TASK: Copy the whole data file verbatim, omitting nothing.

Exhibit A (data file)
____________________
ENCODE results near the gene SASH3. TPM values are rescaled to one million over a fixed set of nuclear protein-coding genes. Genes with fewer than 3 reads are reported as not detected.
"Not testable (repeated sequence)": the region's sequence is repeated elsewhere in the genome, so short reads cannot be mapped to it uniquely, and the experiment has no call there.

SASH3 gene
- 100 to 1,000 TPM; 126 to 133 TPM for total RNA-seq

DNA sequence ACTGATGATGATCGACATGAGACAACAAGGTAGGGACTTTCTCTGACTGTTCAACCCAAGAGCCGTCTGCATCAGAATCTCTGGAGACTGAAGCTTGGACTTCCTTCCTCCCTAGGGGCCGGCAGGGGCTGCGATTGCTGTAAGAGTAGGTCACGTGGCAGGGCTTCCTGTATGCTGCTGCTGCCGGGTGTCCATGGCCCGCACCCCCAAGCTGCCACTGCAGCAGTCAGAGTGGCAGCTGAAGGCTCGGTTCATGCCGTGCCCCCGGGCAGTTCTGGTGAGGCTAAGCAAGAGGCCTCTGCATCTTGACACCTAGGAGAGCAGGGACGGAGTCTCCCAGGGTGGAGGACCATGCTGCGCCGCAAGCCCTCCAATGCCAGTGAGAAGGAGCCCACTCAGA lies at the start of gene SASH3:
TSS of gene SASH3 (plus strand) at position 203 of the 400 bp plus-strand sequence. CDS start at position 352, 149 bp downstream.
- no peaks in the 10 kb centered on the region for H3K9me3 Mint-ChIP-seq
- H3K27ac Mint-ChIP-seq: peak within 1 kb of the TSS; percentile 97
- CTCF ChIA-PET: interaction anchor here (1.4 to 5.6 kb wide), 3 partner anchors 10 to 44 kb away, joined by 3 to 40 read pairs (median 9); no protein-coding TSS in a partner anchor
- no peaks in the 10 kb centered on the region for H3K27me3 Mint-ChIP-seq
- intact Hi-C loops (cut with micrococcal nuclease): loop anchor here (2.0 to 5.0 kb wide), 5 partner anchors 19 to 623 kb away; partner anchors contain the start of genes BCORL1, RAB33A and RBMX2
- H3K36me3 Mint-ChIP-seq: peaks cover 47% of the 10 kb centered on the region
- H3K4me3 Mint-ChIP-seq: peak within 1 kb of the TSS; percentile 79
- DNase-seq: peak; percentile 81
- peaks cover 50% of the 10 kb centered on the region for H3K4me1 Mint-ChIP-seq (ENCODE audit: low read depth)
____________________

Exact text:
ENCODE results near the gene SASH3. TPM values are rescaled to one million over a fixed set of nuclear protein-coding genes. Genes with fewer than 3 reads are reported as not detected.
"Not testable (repeated sequence)": the region's sequence is repeated elsewhere in the genome, so short reads cannot be mapped to it uniquely, and the experiment has no call there.

SASH3 gene
- 100 to 1,000 TPM; 126 to 133 TPM for total RNA-seq

DNA sequence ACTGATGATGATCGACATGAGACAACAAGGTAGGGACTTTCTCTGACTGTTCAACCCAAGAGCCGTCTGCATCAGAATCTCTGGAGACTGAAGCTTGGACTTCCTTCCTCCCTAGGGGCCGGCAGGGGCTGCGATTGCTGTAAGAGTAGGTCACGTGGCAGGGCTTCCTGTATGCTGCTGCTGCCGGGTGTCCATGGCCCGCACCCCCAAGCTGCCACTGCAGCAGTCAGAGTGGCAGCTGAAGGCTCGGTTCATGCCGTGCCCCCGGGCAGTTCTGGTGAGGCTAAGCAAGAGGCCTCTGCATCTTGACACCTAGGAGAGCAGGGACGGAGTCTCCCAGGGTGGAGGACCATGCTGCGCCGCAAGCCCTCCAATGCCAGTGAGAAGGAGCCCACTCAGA lies at the start of gene SASH3:
TSS of gene SASH3 (plus strand) at position 203 of the 400 bp plus-strand sequence. CDS start at position 352, 149 bp downstream.
- no peaks in the 10 kb centered on the region for H3K9me3 Mint-ChIP-seq
- H3K27ac Mint-ChIP-seq: peak within 1 kb of the TSS; percentile 97
- CTCF ChIA-PET: interaction anchor here (1.4 to 5.6 kb wide), 3 partner anchors 10 to 44 kb away, joined by 3 to 40 read pairs (median 9); no protein-coding TSS in a partner anchor
- no peaks in the 10 kb centered on the region for H3K27me3 Mint-ChIP-seq
- intact Hi-C loops (cut with micrococcal nuclease): loop anchor here (2.0 to 5.0 kb wide), 5 partner anchors 19 to 623 kb away; partner anchors contain the start of genes BCORL1, RAB33A and RBMX2
- H3K36me3 Mint-ChIP-seq: peaks cover 47% of the 10 kb centered on the region
- H3K4me3 Mint-ChIP-seq: peak within 1 kb of the TSS; percentile 79
- DNase-seq: peak; percentile 81
- peaks cover 50% of the 10 kb centered on the region for H3K4me1 Mint-ChIP-seq (ENCODE audit: low read depth)